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Author Topic: Can I change the caller ID that goes with Google Voice #...?  (Read 25519 times)
rggg
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« on: January 24, 2017, 06:51:03 pm »

Hello,
I just got a Google Voice # and finished set-up of my OBi200.  All works just fine.  However when I entered a local area code (360) in the box for that, I got the message no numbers were available there.  So I put the name of my city in the other box (calls for "phrase" ??... I have no idea what's going on here...!).  Then it gives me an area code of 361 and choice of 5 available numbers in Ingleside TX.

I am in WA state, but 361 is close enough to 360 for me, so I complete the process.

Then I test the results by calling my existing landline, and to my surprise my phone rings just like it should...!  Great... but the Caller ID shows "Ingleside TX"...!

Anybody know how to get my real location in there...?

Thanks much,
Gerry

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SteveInWA
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« Reply #1 on: January 24, 2017, 07:19:08 pm »

Hi Gerry:

You can't.  Google Voice does not allow caller ID spoofing.

If you want a number that is actually in your city, then you have two choices:
  • Get a prepaid cell phone SIM and number, and then port that number into GV.
  • Don't use GV.  Get a local number from a SIP VoIP service provider, like Callcentric, voip.ms or Phonepower, etc.
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https://productforums.google.com/forum/#!forum/voice
Taoman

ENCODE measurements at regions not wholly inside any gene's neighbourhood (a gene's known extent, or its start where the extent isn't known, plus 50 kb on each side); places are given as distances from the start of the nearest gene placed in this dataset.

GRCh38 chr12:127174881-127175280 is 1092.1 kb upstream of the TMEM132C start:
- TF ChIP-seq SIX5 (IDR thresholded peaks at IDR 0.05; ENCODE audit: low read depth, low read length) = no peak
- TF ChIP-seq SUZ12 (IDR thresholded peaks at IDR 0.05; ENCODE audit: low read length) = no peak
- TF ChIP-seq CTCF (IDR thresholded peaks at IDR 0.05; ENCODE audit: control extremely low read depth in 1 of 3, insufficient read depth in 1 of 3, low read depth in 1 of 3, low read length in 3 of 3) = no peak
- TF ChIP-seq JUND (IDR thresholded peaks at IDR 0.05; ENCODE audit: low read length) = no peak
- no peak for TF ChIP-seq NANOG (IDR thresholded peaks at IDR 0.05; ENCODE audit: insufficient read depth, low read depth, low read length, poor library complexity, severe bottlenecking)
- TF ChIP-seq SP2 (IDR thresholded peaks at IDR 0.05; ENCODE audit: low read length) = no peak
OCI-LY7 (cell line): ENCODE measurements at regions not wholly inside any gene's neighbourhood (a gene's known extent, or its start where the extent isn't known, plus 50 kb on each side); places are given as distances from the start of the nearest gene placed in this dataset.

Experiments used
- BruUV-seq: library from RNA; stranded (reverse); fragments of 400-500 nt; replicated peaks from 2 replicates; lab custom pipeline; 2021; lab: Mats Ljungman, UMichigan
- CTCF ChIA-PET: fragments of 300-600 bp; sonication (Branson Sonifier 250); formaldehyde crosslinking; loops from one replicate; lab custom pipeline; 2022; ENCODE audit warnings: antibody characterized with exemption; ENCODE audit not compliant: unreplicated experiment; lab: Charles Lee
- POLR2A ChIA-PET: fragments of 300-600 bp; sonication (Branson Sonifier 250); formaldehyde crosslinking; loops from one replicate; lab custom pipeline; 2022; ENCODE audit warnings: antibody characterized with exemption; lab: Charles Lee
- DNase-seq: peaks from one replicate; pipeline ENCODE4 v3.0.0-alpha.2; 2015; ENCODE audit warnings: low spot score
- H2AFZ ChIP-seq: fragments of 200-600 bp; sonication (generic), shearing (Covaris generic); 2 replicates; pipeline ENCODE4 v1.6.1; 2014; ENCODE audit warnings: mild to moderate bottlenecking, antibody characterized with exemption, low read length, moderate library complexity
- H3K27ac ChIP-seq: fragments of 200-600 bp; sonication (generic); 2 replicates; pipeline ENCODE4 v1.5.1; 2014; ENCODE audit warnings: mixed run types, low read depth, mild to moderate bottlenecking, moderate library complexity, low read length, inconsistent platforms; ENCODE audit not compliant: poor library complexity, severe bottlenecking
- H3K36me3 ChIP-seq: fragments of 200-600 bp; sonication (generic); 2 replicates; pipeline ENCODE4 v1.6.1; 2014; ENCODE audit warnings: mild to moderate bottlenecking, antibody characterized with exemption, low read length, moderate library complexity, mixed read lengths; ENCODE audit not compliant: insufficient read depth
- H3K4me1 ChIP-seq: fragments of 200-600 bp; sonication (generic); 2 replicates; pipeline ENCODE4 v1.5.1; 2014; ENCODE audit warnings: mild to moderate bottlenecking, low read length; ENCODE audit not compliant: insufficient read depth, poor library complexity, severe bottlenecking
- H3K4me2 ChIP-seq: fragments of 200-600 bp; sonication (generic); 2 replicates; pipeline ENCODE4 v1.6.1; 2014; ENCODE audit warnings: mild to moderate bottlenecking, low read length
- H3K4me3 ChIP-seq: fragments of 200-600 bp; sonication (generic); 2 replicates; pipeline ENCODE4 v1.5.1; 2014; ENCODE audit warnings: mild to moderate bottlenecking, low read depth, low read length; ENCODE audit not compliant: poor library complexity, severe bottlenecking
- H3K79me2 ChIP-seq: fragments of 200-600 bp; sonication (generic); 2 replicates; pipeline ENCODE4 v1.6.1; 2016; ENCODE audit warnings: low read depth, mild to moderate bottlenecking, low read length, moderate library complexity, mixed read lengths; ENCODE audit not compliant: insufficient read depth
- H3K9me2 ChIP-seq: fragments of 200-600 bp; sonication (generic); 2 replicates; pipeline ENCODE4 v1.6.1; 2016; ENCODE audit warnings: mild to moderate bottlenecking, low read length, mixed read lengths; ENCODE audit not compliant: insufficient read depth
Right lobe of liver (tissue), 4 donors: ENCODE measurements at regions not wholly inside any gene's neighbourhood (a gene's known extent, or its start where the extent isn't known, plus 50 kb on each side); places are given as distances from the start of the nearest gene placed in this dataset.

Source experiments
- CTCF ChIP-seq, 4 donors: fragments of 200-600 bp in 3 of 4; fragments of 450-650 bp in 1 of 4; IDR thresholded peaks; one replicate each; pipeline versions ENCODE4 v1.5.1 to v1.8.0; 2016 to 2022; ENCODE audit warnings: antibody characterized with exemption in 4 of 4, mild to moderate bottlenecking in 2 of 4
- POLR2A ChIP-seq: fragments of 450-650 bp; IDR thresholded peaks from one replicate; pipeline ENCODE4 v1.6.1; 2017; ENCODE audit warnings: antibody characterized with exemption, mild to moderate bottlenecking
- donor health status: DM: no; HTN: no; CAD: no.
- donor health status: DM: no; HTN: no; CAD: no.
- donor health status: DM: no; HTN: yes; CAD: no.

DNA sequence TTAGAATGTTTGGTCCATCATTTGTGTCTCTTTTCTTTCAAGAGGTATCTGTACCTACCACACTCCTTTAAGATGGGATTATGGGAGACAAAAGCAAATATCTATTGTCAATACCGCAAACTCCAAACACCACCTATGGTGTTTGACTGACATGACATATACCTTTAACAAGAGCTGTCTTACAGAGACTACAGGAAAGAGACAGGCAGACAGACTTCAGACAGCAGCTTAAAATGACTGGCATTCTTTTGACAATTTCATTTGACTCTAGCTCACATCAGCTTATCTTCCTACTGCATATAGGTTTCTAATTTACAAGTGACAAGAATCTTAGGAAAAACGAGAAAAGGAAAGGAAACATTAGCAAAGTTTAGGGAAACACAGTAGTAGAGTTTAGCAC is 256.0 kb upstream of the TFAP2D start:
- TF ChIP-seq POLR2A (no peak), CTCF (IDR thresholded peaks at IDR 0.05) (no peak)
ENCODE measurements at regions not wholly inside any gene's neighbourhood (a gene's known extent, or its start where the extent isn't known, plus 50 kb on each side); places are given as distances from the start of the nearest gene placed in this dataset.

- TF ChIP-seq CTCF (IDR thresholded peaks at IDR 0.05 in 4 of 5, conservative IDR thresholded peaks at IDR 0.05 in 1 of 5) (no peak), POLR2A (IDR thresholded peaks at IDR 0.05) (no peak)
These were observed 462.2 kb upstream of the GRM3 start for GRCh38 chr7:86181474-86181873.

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« Reply #2 on: January 24, 2017, 07:36:31 pm »


Anybody know how to get my real location in there...?


Highly unlikely you will get a number from your exact location. The best you can hope for is any 360 area code number. I just checked and there were several 360 area code numbers available in Aberdeen, Port Angeles, Stanwood, etc.

If you can accept any 360 area code number then go to your Google Voice settings page and click on Change/Port and then the button "I want a new number." This will cost you $10. Search for a number in the 360 area code. If one isn't available when you try it come back at a later time and try it.
I just now tried changing my number again and there are well over 50 (I stopped counting) 360 area code numbers available.
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rggg
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« Reply #3 on: January 25, 2017, 12:51:34 pm »

Hi guys,
Thanks for the responses.  If I cannot change the location, is it possible to get GV to just blank it out...?  Seems that would not be "spoofing" (not really sure what spoofing means...).

What I'm concerned with is having my calls go unanswered due to being mistaken for "spam".  Probably half the calls we get on our home phone now are spam, and we mostly don't pick up if we don't recognize the calling number or location.  So if I got a call from Texas, I likely wouldn't answer it...!